Last year I did FOLFOX on its own, as adjunct chemotherapy, or "preventative" chemo. Or as I liked to describe it, "just in case" chemo.
Turns out I didn't need to do it "just in case" because cancer had already taken root in my lung. And this regime is most effect as a "preventative" treatment, not for cancer that has already planted itself firmly in the body.
We are in agreement with my doctor that this had indeed started to grow before I began getting treatment. And though my oncologist did order an additional CT scan before I started treatment just to double check my lungs, nothing appeared to be enlarging at the time. He made the right call for the information we had at the time.
Though FOLFOX did not kill what was growing, it did keep it from growing. It was only after I finished treatment that it took a dose of Miracle Grow and started entertaining us all on my scans.
Does this mean my last round of treatment was futile? Um, I'd like to think all that misery and disruption wasn't useless. I'll pretend that it did indeed kill any rouge cancer cells still looking for a home and move on. It's far enough behind me now that I can't really be bitter. Maybe I'll just consider it a training run for the real marathon.
The treatment I will do this time is called FOLFURI; A far more effective treatment at stopping cancer's growth and killing it. It will be used in conjunction with a drug call Avastin, a very popular, successful, widely used and expensive cancer drug.
Avastin is used to treat a variety of cancers, and it's mighty miracle is cutting off the blood supply to tumors. So FOLFURI will kill it and Avastin will cut it off at the source. Like a little tag team wrestling.
Because I don't have any of the gene mutations for colon cancer (KRAS mutations), there are additional drugs that are also options; what I like consider a back-up plan. I'm gratefully not in a situation where treatment options are limited.
Being back in the oncology building for more than just a routine check up was definitely unnerving. Come to think of it, I have yet to go see my oncologist for a routine check up. Every visit has been met with disappointing news. I took the last anxiety pill I had left just a few weeks prior when we went in for my latest CT scan results and forgot the ask for a refill. I walked in there on pure raw nerve, unassisted by the very pills I normally rely on to get through those doors without eyeballing every trash can in the joint.
Though I've righted my sailboat in the last week and am sailing in smoother waters, there is always a chance for a brief rain storm here and there.
While waiting to see the doctor, my beloved infusion nurse walked by and it all came flooding back. I waved and she came over to ask why we were there. That was all it took for my sailboat to list to one side. Tears are normal and tissues are plenty in that building. It was mere seconds before she was hugging me and a box of tissues was rushed to my side. Being a nurse is one thing. Choosing to be an infusion nurse is something special, and she has what it takes. It's a job with guaranteed heartbreak.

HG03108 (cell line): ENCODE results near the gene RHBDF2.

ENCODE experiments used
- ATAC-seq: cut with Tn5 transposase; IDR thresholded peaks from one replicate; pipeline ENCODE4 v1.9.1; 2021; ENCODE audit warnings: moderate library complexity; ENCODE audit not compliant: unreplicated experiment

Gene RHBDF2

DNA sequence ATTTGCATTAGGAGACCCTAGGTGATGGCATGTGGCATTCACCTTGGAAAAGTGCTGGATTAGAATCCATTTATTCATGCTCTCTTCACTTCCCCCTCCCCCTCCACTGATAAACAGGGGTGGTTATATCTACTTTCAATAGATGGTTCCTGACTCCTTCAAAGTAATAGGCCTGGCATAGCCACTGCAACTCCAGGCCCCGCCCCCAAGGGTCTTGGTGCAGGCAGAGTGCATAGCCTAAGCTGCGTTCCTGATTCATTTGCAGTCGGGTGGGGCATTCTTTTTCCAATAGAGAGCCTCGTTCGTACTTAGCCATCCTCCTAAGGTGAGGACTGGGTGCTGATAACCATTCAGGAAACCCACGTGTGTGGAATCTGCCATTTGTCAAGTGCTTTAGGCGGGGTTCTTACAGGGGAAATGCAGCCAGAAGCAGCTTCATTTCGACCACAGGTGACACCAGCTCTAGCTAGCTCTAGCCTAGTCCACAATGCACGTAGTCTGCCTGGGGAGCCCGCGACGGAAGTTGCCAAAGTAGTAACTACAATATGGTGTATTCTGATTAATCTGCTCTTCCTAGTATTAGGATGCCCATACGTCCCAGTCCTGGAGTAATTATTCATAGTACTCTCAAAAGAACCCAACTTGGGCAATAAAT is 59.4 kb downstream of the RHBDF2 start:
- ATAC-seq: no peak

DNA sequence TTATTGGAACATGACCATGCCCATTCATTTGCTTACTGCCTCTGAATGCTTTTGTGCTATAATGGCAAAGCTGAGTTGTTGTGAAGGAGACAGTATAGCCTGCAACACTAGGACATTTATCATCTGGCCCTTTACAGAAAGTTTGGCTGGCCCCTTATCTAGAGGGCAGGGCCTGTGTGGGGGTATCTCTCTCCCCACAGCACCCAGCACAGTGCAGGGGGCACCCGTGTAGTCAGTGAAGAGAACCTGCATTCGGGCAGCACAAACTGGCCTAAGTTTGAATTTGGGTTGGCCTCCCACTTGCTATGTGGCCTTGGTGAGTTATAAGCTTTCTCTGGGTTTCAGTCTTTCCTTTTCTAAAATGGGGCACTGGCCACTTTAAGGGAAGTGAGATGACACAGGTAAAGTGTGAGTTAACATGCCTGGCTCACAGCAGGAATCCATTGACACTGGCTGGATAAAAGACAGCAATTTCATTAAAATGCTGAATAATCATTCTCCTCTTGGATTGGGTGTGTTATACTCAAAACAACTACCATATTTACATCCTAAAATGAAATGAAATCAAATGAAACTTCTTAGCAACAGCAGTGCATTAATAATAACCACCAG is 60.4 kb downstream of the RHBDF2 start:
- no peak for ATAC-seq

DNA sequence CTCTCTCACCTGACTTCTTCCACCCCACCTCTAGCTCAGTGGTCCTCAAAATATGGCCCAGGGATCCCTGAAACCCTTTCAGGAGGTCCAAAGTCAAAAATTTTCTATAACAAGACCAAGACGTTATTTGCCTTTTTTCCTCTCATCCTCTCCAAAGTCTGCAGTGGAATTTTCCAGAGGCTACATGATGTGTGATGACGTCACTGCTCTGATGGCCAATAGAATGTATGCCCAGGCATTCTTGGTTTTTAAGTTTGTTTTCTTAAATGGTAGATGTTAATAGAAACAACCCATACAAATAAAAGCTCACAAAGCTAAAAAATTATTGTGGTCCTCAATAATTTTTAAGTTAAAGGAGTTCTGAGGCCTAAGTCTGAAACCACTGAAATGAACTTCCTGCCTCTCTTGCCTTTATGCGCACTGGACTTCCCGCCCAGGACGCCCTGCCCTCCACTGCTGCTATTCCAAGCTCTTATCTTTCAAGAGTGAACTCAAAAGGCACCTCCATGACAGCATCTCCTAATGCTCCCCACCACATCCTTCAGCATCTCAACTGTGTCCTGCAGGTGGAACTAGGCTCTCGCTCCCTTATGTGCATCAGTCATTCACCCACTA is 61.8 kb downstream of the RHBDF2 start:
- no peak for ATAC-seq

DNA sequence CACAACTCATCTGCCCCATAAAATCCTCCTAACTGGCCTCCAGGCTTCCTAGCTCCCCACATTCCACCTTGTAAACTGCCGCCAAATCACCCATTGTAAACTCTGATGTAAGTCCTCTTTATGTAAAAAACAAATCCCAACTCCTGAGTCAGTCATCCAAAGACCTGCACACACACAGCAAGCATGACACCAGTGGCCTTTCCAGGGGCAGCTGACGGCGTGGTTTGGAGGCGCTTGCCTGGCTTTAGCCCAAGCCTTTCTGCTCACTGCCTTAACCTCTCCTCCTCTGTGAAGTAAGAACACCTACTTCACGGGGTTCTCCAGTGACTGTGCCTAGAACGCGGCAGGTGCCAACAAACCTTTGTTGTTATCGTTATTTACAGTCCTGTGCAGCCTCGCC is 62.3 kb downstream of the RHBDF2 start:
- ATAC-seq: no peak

Treatment will start the first week of April. There is a slight delay only because we have a date with some tropical fish and warm Caribbean waters in a few weeks. Upon our return, I'll head over to the hospital to get a medi-port put in. I know, I know, I rejected the idea of a port last time. I didn't want this thing in my chest staring back at me in the mirror. I didn't want another scar. I didn't want my cuddly baby to lay his head on my bony chest and feel some bump. I didn't want a lot of things.
I really didn't mind the PICC line and don't regret it for a second, but this time I'm looking at a much longer journey. And I'm looking at season tickets to the water park. And a boy who is far braver in the ocean that I want him to be. And paddle boarding adventures I don't want to miss. And a child who thinks he's a stronger swim that I know he is. And mud runs I may need to sign up for. I'm looking at another summer where sitting on the edge of the pool or with my feet firmly planted in the sand won't be an option. I need to be waterproof.
Just like last time, I'll get infused on a Wednesday and go home with a pump till Friday. I'll bury that beast under a pillow as I climb into bed, as its faint pulse makes me sick. I'll start out getting treatment every other week, but as was the case last time, my white blood cells will probably only be able to hang on for so long before it becomes every 3 weeks and I start getting those booster shots that make me feel so very special.
The side effects aren't as intense with these drugs, or so they say. But if nausea and vomiting are side effects, then they are intense enough for me. There are random things like mouth sores and fatigue and my other favorite, loose stools. Supposedly my hair will hang on again. And I won't have any neuropathy or cold sensitivity, so I'll be able to run without falling and walk in wedges without looking like an idiot.
I'd like to think that I will find a renewed passion for sleeping with a puke bucket, but I'm not hopeful. Knowing that I'm not making myself sick "just in case," but because it really is a matter of life and death will hopefully make me find a passion of sickness.
I will spend another 6 months getting infused, with a CT scan in about 3 months to see how how my tumor is reacting. After that, assuming that all is well and good and successful, I'll move on to maintenance chemo. I'm not going to even inquire about what that entails yet, as I only want to focus on our immediate path.
There is great hope that this will stop and kill and end cancer's growing existence in my body. I've read countless stories of people in my very shoes who are YEARS out from treatment and living a colon cancer-free life. I have every reason in the world to believe I will have a story to tell years from now as well.